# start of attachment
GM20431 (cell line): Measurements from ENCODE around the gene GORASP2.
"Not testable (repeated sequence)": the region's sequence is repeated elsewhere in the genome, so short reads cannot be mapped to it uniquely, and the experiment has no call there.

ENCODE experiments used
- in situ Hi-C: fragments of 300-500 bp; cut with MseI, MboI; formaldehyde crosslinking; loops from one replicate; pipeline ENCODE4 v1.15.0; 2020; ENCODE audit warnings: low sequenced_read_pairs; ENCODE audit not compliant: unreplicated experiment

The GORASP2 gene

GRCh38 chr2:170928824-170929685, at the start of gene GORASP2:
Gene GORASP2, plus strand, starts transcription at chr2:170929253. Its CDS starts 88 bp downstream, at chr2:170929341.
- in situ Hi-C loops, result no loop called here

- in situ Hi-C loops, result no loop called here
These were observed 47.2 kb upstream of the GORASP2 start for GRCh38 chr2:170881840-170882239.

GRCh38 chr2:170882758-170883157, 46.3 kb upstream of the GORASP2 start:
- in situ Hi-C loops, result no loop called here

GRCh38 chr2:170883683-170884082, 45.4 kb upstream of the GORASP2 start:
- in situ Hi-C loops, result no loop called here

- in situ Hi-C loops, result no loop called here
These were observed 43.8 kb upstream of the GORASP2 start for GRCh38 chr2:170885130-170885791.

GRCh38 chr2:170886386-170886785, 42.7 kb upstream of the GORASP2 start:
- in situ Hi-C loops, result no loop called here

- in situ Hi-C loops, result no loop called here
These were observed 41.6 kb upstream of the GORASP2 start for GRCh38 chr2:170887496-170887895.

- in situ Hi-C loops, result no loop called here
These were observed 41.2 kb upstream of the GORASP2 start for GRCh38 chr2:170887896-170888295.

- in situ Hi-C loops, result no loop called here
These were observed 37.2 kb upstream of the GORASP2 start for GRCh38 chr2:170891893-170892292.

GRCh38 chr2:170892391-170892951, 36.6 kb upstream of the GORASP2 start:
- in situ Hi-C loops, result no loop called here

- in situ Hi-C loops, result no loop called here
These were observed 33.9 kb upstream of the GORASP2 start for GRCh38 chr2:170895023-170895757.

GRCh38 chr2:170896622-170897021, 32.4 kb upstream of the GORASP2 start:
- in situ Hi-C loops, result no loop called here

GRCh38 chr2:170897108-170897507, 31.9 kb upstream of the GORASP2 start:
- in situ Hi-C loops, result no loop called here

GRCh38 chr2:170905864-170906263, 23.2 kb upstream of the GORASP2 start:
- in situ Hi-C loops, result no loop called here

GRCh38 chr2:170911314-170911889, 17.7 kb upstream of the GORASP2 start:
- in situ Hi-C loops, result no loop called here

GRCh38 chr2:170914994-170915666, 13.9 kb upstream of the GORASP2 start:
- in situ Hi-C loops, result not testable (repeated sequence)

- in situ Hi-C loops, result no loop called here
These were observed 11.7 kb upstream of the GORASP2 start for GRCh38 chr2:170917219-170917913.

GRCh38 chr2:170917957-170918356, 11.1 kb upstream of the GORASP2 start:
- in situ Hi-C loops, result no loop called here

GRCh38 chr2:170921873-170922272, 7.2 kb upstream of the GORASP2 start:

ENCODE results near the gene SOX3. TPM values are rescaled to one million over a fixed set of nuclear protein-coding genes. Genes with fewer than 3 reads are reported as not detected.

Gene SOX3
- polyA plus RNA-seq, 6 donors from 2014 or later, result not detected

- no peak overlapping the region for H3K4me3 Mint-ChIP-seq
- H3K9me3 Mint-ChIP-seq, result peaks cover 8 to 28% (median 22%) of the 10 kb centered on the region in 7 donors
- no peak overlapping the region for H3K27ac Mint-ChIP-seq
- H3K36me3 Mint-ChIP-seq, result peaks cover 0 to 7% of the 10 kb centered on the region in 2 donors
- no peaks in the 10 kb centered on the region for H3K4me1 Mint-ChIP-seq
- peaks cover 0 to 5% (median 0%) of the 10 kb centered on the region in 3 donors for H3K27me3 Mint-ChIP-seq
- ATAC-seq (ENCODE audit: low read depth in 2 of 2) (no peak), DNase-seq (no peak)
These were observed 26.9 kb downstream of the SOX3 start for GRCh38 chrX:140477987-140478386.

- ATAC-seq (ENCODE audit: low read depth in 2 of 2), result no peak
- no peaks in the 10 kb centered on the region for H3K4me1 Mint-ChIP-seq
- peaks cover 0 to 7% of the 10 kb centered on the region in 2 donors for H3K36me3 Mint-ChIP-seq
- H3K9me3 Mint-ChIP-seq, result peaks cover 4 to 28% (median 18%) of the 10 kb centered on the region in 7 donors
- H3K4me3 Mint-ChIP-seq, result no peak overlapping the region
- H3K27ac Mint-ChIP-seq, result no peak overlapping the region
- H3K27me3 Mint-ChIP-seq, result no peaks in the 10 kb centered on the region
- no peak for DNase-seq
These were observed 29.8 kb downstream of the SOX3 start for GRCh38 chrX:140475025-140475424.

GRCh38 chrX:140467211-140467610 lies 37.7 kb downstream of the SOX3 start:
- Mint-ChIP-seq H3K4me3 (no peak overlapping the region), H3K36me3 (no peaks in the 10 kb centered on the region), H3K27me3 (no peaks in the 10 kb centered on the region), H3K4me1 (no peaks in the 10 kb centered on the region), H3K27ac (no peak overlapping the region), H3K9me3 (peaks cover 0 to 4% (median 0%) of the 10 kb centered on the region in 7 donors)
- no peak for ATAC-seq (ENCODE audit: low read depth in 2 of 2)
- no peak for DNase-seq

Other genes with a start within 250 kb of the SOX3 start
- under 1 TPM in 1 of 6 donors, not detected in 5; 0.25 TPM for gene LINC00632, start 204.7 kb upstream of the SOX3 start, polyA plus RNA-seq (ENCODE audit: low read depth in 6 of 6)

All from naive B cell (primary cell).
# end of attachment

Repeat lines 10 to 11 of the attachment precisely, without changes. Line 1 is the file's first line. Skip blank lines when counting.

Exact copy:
These were observed 47.2 kb upstream of the GORASP2 start for GRCh38 chr2:170881840-170882239.

GRCh38 chr2:170882758-170883157, 46.3 kb upstream of the GORASP2 start: